The state of California saved $86 billion in 15 years as a result of the state’s tobacco control program, which spent only $1.8 billion, according to new research. The study, from the University of California San Francisco, is the first to quantifiably connect tobacco control to savings in health care. 

“The benefits of the program accrued very quickly and are very large,” says senior author Stanton Glantz PhD, professor of medicine at UCSF.

The savings occurred because the program prevented 3.6 billion packs of cigarettes – worth $9.2 billion to the tobacco industry- from being smoked between 1989 and 2004.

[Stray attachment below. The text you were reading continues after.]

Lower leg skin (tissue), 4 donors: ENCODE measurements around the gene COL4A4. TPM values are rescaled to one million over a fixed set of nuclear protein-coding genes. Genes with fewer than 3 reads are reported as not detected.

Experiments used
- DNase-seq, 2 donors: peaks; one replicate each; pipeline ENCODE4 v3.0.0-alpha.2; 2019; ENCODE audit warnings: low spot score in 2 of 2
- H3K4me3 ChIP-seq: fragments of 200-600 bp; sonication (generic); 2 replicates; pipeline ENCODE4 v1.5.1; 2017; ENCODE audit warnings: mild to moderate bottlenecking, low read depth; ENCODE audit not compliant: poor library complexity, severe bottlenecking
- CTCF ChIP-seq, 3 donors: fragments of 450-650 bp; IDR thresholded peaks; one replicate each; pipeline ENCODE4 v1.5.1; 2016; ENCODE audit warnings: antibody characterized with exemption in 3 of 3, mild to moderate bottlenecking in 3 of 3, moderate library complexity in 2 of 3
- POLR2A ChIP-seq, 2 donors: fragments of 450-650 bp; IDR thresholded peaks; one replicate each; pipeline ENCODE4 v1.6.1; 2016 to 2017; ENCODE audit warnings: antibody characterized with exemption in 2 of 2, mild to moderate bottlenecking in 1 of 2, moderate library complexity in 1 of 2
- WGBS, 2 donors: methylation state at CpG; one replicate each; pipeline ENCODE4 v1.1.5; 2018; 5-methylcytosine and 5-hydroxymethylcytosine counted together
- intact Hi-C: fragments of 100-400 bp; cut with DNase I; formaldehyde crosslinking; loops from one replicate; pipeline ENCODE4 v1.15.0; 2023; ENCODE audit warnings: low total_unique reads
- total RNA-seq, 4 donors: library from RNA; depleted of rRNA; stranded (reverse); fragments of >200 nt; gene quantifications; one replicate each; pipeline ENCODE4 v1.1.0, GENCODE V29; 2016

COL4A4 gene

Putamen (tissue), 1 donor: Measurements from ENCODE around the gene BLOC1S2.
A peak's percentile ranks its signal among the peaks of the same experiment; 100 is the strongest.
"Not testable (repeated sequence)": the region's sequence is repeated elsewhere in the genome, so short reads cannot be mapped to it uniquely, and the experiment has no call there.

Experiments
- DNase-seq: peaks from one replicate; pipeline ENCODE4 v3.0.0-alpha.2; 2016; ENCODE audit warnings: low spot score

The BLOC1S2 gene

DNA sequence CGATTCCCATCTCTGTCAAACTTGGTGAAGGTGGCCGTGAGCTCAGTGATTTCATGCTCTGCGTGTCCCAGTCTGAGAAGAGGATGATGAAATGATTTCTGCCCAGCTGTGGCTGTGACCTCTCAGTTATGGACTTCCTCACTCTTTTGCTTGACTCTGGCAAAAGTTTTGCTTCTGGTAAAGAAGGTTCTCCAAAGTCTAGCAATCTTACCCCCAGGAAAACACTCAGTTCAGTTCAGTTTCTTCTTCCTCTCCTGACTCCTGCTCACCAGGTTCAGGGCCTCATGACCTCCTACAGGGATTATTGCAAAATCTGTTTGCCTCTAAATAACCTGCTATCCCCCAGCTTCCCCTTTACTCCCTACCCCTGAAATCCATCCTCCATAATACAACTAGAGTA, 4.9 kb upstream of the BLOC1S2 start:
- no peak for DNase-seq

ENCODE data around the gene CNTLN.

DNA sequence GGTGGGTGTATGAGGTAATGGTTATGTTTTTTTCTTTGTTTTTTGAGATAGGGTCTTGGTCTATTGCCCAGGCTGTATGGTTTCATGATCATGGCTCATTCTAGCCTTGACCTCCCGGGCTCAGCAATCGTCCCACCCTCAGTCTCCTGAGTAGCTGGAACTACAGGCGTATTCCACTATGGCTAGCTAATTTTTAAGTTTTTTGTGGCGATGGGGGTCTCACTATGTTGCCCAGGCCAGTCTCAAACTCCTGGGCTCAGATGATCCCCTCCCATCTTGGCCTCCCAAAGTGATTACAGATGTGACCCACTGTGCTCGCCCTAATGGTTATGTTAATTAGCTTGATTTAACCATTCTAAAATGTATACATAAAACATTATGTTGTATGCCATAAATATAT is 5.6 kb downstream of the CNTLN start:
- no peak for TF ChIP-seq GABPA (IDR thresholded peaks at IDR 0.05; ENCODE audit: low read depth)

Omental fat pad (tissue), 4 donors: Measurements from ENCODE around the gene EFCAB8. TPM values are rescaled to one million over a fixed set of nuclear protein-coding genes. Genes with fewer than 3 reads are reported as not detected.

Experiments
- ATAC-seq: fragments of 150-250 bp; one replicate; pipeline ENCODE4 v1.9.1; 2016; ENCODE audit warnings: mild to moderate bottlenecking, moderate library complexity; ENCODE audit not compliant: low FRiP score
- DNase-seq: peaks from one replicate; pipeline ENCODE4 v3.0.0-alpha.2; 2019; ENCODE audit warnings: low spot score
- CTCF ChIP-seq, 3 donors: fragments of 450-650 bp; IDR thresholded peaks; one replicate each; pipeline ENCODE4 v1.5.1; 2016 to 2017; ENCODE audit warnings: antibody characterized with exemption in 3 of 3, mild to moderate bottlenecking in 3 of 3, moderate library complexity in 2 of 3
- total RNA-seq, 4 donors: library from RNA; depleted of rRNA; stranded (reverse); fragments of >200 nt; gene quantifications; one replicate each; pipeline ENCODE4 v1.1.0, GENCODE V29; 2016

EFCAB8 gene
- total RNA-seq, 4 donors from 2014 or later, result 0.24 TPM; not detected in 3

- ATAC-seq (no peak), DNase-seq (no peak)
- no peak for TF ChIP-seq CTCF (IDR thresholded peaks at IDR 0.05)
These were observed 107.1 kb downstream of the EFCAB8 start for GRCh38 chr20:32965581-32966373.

Unlike most tobacco control programs that direct attention to preventing adolescents from becoming smokers, the California program focused on adult smokers and social norm change. This angle is credited for the rapid benefits, in terms of healthcare costs, that resulted from California’s program.

“When adults stop smoking, you see immediate benefits in heart disease, with impacts on cancer and lung diseases starting to appear a year or two later,” says Glantz. “Large scale tobacco control programs should be an integral part of the medical cost containment that everyone agrees must be part of any health care reform.”

The results of the study show that tobacco control programs reduce smoking, prevent disease, and also quickly and substantially reduce health care costs.